>> the shannons often met couples at hotels. but sometimes they even brought them home. always trying to be discreet, of course, so their four children wouldn't find out. they would often find themselves hustled off to a friend's for the weekend and come home to find their bedrooms rearranged. the elder daughters at least had a pretty good idea something was going on in their absence. but murder exposes secrets, as we say. and now detective murphy wanted to know if that swinging was somehow connected with what happened in their blood-spattered bedroom. >> maybe there was some sort of triangle involved here? >> some type of love triangle. i started asking questions about the couples they might have met, anybody that she was involved romantically with that maybe her husband didn't know about or did know about. >> did she offer anything? >> she identified a guy by the name of jeffrey wilson. >> jeffrey wilson? turns out david actually met him
first online. jeffrey was also in the army, based at ft. bragg, like the major. he went by the name "black stuntman." by now the deputy d.a. billy west was monitoring the investigation. >> and they were online chat friends i think chatting about the swinging lifestyle and that sort of thing. and david actually said, you need to meet my wife joan, and invited him to a swinging party. >> they all got together at a local hotel, just social that first time, no sex. >> there was a second swingers party that both of the shannons and jeffrey attended. and at that party he i think as well as others did have sex with joan. but after this happened, joan and jeffrey started seeing one another. >> that was okay, though, according to the rules the shannons had established, as long as it was just sex and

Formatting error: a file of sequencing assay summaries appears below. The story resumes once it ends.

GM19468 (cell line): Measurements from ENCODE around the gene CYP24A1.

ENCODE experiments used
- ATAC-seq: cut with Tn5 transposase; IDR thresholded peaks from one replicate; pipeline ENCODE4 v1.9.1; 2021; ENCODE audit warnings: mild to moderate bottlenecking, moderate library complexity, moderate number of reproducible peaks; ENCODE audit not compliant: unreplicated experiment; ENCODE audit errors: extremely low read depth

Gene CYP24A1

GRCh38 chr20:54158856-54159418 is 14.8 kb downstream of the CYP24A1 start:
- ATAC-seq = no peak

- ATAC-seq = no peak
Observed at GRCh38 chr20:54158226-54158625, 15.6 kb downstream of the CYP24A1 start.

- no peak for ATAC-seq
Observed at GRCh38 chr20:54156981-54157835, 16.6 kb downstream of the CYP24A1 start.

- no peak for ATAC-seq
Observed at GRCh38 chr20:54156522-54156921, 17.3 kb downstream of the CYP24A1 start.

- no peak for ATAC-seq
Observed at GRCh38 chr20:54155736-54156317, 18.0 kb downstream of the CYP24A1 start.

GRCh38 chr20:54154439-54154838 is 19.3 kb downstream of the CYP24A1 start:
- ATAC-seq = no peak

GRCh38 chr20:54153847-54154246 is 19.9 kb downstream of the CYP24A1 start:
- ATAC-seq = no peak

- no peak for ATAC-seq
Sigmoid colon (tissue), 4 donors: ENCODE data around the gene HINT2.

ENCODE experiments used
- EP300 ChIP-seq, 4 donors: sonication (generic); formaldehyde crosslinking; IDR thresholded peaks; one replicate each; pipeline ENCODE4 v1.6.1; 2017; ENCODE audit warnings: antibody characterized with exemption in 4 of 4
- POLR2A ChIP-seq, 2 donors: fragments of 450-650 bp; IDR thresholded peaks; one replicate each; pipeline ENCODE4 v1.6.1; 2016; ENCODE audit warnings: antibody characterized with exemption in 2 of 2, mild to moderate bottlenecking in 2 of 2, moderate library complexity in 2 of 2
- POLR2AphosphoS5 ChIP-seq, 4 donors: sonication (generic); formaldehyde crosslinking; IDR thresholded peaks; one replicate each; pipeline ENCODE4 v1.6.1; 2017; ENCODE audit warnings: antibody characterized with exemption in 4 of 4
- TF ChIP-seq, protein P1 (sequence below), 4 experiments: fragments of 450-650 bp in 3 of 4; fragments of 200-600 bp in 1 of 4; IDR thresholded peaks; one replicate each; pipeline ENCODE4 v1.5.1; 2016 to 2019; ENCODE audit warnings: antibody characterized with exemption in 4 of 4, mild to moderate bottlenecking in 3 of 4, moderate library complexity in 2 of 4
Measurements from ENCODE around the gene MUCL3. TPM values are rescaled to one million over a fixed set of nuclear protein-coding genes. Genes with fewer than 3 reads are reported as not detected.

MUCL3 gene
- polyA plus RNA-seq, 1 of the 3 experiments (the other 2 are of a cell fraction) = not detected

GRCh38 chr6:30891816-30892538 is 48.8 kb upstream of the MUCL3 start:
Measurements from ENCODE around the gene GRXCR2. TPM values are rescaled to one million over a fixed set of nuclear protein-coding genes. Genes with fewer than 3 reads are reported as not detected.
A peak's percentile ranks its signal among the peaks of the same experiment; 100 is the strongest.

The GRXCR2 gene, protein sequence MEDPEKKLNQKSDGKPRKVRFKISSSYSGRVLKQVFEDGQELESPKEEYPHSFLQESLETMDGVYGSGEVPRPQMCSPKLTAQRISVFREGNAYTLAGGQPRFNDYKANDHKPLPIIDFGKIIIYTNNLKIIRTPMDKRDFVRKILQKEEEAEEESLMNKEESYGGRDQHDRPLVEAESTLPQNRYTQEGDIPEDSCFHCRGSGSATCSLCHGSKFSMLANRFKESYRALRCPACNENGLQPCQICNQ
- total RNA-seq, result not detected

nobody got romantically entangled. and anyway, wilson was married with kids. and there was no indication that his wife knew what he was up to on the side with joan. >> we started doing some one on one, is what they call it, when the other person is not there. but david always knew when i was with jeff. and the relationship with jeff started, it was a sexual only. and in the process it developed into a friendship. >> sometimes joan even brought her new friend by the house, introduced him to her daughters. >> then according to jeffrey and according to daisy, elizabeth, joan fell in love with him, told jeffrey she wanted to run off with him. >> but this was no love affair, no matter what her curious daughters thought, said joan. she was emphatic about that. whether he knew it or not, she said, jeffrey was nothing more than a friend with benefits. but this never became a romance from your point of view? >> no. no. >> there wasn't really an emotional attachment?